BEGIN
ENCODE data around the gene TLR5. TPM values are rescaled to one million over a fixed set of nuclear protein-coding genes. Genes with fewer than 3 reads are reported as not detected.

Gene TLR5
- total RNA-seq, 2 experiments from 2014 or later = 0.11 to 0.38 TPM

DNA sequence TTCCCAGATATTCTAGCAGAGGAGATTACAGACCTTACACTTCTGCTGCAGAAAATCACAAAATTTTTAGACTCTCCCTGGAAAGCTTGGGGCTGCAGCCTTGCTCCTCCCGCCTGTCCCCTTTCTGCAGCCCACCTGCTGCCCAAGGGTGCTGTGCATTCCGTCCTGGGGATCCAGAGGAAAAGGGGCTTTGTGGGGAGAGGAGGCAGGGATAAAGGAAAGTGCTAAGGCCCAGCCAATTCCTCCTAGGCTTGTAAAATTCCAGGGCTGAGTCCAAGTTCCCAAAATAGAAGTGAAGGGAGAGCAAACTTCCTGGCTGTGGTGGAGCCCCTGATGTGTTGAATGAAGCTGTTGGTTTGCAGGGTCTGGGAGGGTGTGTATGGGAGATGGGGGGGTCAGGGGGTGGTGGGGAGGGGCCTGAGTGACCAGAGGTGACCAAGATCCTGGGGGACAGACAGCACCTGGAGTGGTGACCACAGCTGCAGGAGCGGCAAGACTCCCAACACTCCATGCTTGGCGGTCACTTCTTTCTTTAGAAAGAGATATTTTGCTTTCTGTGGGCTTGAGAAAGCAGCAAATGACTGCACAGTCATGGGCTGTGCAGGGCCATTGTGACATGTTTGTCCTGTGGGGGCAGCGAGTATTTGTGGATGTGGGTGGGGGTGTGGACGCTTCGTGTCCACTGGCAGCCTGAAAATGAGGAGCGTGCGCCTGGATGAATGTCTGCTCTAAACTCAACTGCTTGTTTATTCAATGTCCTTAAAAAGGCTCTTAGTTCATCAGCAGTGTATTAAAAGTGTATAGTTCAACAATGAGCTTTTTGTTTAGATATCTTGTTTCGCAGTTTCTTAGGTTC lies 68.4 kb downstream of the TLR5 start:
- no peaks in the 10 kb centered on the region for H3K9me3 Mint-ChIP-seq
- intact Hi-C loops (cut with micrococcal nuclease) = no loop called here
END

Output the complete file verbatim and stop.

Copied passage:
ENCODE data around the gene TLR5. TPM values are rescaled to one million over a fixed set of nuclear protein-coding genes. Genes with fewer than 3 reads are reported as not detected.

Gene TLR5
- total RNA-seq, 2 experiments from 2014 or later = 0.11 to 0.38 TPM

DNA sequence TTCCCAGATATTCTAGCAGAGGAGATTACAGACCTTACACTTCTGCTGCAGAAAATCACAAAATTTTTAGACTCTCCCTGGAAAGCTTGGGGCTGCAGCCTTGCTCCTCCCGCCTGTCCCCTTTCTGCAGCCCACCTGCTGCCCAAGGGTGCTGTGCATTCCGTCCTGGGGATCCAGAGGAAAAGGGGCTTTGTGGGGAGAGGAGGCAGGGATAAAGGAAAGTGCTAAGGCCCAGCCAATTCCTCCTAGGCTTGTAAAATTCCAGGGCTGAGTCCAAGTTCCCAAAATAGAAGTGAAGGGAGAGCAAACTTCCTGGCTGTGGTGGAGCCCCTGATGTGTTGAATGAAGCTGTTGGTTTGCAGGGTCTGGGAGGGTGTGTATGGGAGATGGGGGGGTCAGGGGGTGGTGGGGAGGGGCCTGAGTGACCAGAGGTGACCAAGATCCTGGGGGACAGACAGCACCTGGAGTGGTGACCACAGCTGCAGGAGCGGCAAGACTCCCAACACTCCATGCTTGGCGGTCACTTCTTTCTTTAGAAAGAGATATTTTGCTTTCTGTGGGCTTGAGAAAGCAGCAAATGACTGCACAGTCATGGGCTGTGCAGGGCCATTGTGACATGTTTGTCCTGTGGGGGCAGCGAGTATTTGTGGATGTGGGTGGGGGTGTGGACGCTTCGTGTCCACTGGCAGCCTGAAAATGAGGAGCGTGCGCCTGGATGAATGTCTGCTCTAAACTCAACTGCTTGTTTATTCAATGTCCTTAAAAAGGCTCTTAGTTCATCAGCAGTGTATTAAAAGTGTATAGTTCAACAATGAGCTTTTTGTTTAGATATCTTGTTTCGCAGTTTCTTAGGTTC lies 68.4 kb downstream of the TLR5 start:
- no peaks in the 10 kb centered on the region for H3K9me3 Mint-ChIP-seq
- intact Hi-C loops (cut with micrococcal nuclease) = no loop called here